Walter & Weston Levisee Home
The Italianate style came to America in the 1830’s and continued in favor into the late 1880’s. In Wisconsin this style was widely popular between 1850 and the late 1880’s. Italianate homes are generally square or rectangular two story buildings with hip roofs; wide overhanging eaves with brackets; arched openings; and picturesque porches decorative posts and brackets. The broad acceptance of the style and its longevity produced so many variations that categorizing the miscellaneous themes destroys the straight forward and easily identifiable character of the Italianate. The late-Italianate style is more baroque, more decorated, and more intricate than the earlier, simpler style, but the natural evolution of every style parallel the Italianate progression. The Weston Levisee home was built in the early 1870’s. The house has a gabled ell vernacular form, featuring picturesque Italianate details, such as the round arched windows of the second story and the segmental arches of the first story windows. These windows are six over six multi-pane, double-hunt sashes. Particularly interesting to this home is the poly-chromatic brickwork that was used. An alternating pattern of natural and cream city style brick is used for the window arches, and a frieze is created by alternating three ribbons of cream city brick segmented by ribbons of the homes natural colored brick, set in a dentil pattern. This effect is also used as a type of belt course at the upper and lower portions of the first story windows, by segmenting two ribbons of cream city brick with the natural brick. A one story wood framed addition (1947) is attached to the rear (north) side of the home and is unoriginal. The front (south) side of the home has a later added enclosed porch spanning the ell. It is an attractive modern addition that does not detract from the homes high level of historic integrity. Spanning the front (south) and west yard is a beautiful old wrought iron fence. This home, although not an elaborate Italianate mansion, is a good illustration of the picturesque quality of the style.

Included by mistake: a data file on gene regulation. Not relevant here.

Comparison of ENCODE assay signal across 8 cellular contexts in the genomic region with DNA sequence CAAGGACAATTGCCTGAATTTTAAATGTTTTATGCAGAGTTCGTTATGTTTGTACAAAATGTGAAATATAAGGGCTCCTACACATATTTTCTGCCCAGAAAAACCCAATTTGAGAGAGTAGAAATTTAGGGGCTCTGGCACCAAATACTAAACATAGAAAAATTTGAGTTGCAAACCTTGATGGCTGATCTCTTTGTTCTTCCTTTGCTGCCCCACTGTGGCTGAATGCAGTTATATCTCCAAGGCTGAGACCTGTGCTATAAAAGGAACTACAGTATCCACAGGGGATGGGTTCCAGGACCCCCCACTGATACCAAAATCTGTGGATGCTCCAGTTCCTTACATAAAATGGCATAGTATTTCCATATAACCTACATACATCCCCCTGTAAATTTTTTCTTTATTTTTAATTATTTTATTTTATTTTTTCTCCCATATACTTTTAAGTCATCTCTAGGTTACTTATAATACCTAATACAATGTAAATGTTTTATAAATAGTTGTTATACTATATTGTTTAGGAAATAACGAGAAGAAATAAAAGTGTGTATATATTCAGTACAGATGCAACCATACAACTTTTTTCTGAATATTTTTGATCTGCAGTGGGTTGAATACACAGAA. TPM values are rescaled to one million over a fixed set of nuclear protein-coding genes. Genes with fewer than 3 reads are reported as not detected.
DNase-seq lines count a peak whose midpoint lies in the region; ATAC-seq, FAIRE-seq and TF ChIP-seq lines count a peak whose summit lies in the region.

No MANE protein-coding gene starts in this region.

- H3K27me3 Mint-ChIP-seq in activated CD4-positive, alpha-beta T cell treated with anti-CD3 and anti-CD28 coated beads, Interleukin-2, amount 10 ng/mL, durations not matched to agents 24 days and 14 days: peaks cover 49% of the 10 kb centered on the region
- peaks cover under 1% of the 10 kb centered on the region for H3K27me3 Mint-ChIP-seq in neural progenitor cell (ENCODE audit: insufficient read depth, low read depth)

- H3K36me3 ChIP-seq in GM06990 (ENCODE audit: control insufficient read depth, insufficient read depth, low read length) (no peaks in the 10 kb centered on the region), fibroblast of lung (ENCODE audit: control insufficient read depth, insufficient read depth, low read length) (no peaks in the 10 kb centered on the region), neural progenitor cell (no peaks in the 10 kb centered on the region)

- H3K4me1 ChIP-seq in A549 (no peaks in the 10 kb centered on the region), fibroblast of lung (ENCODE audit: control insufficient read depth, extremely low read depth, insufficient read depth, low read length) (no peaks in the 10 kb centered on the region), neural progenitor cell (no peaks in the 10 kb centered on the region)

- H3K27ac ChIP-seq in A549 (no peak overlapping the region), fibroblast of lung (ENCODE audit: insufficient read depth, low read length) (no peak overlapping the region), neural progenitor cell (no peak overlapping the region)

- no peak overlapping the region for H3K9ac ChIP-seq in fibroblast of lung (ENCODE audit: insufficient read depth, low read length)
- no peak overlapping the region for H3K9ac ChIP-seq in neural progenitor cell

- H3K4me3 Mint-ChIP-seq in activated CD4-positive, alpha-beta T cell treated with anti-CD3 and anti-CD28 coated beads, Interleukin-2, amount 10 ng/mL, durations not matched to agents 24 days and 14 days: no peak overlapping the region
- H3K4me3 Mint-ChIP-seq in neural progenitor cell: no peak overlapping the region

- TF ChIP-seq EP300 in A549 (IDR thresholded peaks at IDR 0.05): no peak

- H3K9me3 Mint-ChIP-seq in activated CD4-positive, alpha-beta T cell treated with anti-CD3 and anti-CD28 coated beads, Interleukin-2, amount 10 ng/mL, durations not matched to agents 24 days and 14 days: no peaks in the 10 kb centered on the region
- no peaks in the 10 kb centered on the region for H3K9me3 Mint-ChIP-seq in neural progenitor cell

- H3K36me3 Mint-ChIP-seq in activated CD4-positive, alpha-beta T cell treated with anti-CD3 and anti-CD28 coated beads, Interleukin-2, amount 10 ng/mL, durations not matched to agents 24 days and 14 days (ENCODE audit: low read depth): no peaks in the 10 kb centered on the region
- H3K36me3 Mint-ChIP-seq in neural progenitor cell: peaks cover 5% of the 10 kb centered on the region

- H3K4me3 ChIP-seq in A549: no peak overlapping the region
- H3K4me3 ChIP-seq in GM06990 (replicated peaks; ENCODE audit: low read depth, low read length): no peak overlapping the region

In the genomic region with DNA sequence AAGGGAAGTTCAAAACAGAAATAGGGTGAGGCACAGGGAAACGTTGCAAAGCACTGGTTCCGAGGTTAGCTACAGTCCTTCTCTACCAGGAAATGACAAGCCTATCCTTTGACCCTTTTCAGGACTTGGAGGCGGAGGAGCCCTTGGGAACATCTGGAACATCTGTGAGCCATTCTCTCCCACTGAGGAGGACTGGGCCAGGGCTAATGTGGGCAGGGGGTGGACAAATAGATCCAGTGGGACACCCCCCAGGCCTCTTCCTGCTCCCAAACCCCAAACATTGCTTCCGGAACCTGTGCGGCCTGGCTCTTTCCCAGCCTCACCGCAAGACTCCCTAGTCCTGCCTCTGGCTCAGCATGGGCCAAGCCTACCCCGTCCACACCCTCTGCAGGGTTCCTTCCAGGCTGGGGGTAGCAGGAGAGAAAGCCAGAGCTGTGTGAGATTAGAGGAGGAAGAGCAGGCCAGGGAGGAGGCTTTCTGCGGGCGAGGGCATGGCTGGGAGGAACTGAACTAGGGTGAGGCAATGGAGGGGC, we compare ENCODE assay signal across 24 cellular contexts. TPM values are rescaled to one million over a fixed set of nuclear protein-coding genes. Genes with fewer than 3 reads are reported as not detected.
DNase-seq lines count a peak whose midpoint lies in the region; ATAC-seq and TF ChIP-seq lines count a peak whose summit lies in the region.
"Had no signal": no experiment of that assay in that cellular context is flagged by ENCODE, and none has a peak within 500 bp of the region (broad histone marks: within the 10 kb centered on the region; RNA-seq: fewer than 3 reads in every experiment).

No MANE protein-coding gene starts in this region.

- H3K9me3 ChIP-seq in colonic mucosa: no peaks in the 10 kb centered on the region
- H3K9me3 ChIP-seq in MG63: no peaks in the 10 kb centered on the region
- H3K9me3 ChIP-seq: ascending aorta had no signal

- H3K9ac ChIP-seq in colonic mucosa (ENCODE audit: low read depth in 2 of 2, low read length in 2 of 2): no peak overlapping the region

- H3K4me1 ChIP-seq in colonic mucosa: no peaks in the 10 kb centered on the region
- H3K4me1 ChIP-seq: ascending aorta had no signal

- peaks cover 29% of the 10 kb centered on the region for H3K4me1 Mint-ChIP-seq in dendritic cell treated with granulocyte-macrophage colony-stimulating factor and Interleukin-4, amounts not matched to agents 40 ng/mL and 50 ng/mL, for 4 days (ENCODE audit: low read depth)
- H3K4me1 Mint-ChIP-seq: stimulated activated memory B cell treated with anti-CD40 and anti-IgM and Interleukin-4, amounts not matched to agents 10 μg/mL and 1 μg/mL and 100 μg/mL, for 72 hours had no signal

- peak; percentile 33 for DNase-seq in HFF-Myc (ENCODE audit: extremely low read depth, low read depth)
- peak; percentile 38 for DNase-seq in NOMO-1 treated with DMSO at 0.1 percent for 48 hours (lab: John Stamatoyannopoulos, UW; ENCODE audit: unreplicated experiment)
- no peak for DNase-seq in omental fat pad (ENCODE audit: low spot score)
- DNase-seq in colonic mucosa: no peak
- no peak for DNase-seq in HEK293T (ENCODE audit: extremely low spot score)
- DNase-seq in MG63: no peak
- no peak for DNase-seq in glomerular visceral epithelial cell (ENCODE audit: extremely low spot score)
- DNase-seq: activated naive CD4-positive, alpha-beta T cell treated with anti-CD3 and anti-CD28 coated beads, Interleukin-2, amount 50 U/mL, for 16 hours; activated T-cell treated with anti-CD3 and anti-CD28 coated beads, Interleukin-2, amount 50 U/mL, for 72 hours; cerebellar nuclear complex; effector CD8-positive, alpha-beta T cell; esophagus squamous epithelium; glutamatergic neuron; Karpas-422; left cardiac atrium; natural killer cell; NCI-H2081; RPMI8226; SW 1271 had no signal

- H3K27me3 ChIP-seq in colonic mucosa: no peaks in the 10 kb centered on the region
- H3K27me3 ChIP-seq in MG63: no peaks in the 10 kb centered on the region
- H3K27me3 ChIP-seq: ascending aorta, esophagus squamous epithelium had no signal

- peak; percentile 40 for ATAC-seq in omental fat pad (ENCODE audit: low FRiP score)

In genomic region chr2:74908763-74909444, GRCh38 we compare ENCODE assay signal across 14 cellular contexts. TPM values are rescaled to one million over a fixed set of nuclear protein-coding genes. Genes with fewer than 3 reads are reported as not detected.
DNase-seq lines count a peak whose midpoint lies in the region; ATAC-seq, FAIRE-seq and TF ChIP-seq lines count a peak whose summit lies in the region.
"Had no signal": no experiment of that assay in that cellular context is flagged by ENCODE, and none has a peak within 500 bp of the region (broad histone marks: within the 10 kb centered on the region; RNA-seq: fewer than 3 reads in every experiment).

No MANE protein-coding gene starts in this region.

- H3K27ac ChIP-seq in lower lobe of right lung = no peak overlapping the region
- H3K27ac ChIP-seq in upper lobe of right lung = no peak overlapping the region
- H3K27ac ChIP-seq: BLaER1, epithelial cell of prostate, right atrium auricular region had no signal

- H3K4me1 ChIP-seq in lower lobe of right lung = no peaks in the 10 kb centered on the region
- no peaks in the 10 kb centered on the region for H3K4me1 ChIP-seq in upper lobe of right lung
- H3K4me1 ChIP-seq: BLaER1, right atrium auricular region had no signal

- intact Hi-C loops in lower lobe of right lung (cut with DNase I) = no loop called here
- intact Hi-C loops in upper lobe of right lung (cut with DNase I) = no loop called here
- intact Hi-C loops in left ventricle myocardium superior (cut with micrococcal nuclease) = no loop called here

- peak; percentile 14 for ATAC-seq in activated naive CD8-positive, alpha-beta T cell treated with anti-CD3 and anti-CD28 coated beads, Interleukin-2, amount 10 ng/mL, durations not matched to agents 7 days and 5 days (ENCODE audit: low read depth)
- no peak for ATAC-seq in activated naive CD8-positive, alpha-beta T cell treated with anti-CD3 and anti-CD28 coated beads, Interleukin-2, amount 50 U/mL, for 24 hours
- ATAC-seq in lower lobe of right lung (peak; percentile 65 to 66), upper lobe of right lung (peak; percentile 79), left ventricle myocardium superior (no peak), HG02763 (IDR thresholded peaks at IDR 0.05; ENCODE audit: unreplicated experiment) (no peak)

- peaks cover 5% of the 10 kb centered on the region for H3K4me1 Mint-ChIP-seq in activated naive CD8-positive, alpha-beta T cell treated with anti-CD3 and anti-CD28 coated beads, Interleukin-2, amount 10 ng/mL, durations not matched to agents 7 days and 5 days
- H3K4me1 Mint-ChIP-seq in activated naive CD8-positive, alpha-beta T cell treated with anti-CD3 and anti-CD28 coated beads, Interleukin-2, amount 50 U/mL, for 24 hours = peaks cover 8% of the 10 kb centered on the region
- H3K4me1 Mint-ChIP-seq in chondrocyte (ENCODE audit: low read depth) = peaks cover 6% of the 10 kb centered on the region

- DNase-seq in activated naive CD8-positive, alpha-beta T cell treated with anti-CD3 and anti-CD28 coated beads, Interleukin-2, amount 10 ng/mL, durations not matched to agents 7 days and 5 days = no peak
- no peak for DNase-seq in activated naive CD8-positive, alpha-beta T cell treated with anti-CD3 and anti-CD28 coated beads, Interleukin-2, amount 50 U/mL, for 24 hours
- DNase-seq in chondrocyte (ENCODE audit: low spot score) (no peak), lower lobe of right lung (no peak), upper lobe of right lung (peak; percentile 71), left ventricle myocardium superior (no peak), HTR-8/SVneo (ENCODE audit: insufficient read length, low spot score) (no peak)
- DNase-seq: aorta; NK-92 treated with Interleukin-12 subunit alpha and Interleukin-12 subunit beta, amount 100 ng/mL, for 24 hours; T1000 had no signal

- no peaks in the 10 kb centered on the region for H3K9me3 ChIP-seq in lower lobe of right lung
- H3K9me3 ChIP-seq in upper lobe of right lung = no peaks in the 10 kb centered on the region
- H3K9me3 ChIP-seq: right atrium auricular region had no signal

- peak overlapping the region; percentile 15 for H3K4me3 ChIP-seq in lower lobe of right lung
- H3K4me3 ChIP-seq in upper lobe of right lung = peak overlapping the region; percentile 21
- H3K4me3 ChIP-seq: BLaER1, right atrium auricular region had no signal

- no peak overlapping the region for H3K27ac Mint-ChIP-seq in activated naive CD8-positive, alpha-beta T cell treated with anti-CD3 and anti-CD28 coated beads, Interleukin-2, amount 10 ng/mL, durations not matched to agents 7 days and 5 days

Entry to the front (south) of the home is by a screened in porch. The porch was probably originally open and covered the same footprint. Original porch posts do not exist. Through the front door you enter into what was likely the parlor. This room does maintain a large portion of its original baseboard, doors and trim which are painted. The trim work is fairly decorative, using small corner blocks (target pattern). The door hinges are also a cast filigree style. Doors are a mortise/tenon five panel style. Baseboard is seven inches. This parlor has seen remodeling, with a large bay style window on the east wall and a new brick fireplace, the ceiling is beamed. This room may have been split by a wall (see floor plan) running North/South originally. The south/west front room maintains all of its original woodwork (painted) and five inch wide pine flooring. This room, a den now, may have been a bedroom or a parlor. Adjacent to the living room (north) is a remodeled area that once was an attached woodshed. This has now been remodeled into a dining area, off of the kitchen. The kitchen is remodeled with modern conveniences, but is, I believe in its original area. A bathroom now resides near the second story stairway. This room may have originally been a pantry or utility room, as an indoor toilet would have been unusual for this era. The north (1947) addition is a master bedroom, bath, and utility room. A basement is under the 1947 addition. There is a root cellar that is accessed through the floor of the bathroom off of the kitchen. The 2nd story is comprised of two bedrooms, North and South. These have been remodeled. The short hallway that bisects the bedrooms also leads to an attic crawl space. The Levisee home maintains a good portion of originality, combined with tasteful interior remodeling to create a very aesthetic home. The Levisee home is 2,036 sq. ft.
Very little is known at this time of the exact year the W. Levisee home was built. It was in the early 1870’s. Walter and Weston Levisee owned the entire “S” Block in the early part of the 1870’s. Walter owned the West ½ and Weston owned the East ½ of this city block. It is known that Weston was a Baptist Minister in the 1860’s in Waupaca. Presently, the Historic Preservation Committe has been unable to locate any other information about the original builder/occupants of 401 Waupaca St. It is likely Weston and Walter were brothers, or at the very least had some familial connections. The home’s significance stands on its architectural merit and also as a very early home of Waupaca.